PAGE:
Tackling anti-social behaviour is most effective when agencies work in partnership
What is anti-social behaviour?
The term anti-social behaviour covers a wide range of selfish and unacceptable activity that can blight the quality of community life. Terms such as ‘nuisance’, ‘disorder’ and ‘harassment’ are also used to describe some of this behaviour.
- Nuisance neighbours
- Yobbish behaviour and intimidating groups taking over public spaces
- Vandalism, graffiti and fly-posting
- People dealing and buying drugs on the street
- People dumping rubbish and abandoned cars
- Begging and anti-social drinking
- The misuse of fireworks
- Reckless driving of mini-motorbikes.
A legal definition of anti-social behaviour is found in the Crime and Disorder Act 1998. The Act describes anti-social behaviour as 'acting in an anti-social manner as a manner that caused or was likely to cause harassment, alarm or distress to one or more persons not of the same household' as the perpetrator.
Why is it important?
Anti-social behaviour ruins lives. It doesn’t just make life unpleasant; it prevents the renewal of disadvantaged areas and creates an environment where more serious crime can take hold.
Anti-social behaviour is a major issue in some of the UK’s more deprived or disadvantaged communities.
Anti-social behaviour is also expensive. It is estimated to cost the British taxpayer £3.4bn a year.
Why does it happen?
There are a variety of factors which increase the risk of anti-social behaviour. The more of these which are present, the more likely someone is to become involved in anti-social behaviour.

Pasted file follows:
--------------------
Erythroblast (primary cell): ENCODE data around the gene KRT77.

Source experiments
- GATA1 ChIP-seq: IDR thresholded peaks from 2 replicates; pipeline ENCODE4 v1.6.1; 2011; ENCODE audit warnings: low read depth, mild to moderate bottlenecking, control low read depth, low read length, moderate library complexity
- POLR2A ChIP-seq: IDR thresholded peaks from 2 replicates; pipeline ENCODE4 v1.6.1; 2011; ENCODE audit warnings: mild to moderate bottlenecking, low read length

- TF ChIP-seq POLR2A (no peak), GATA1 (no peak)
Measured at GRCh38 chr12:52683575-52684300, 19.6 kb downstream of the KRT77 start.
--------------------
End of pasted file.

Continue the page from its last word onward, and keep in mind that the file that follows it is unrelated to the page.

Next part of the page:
Poor parenting skills, a weak parent/child relationship and a family history of problem behaviour.
Truancy, exclusion and unchallenged bad behaviour.
Living in deprived areas with disorder and neglect, lack of community spirit, living in areas with an already high-level of anti-social behaviour.
Drug and alcohol abuse, alienation and early involvement in anti-social behaviour.
There are a range of supportive interventions available which can help individuals and/or their parents and families change their own behaviour and enable them to tackle some of the underlying problems.
What action can be taken?
Anti-social behaviour causes harm to individuals and the community and must be stopped as soon as possible, when the minimum harm has been caused.
The goal of any action is to:
- protect victims, witnesses and the community
- enable the perpetrator to understand the consequences of their behaviour
- make sure the perpetrator changes their behaviour.
Measures that can be used by the police and other agencies include:
- warning letters and interviews, contracts and agreements
- fixed penalty notices and penalty notices for disorder
- parenting orders, individual support orders, noise abatement notices, injunctions, dispersal powers and anti-social behaviour orders (ASBOs)
- ‘crack house’ closure orders
- possession proceedings against a tenant.
Action may be initiated by a number of agencies including the police, local authorities, registered social landlords, housing trusts and youth offending teams.
ARTICLE LAST UPDATED: 18/03/2008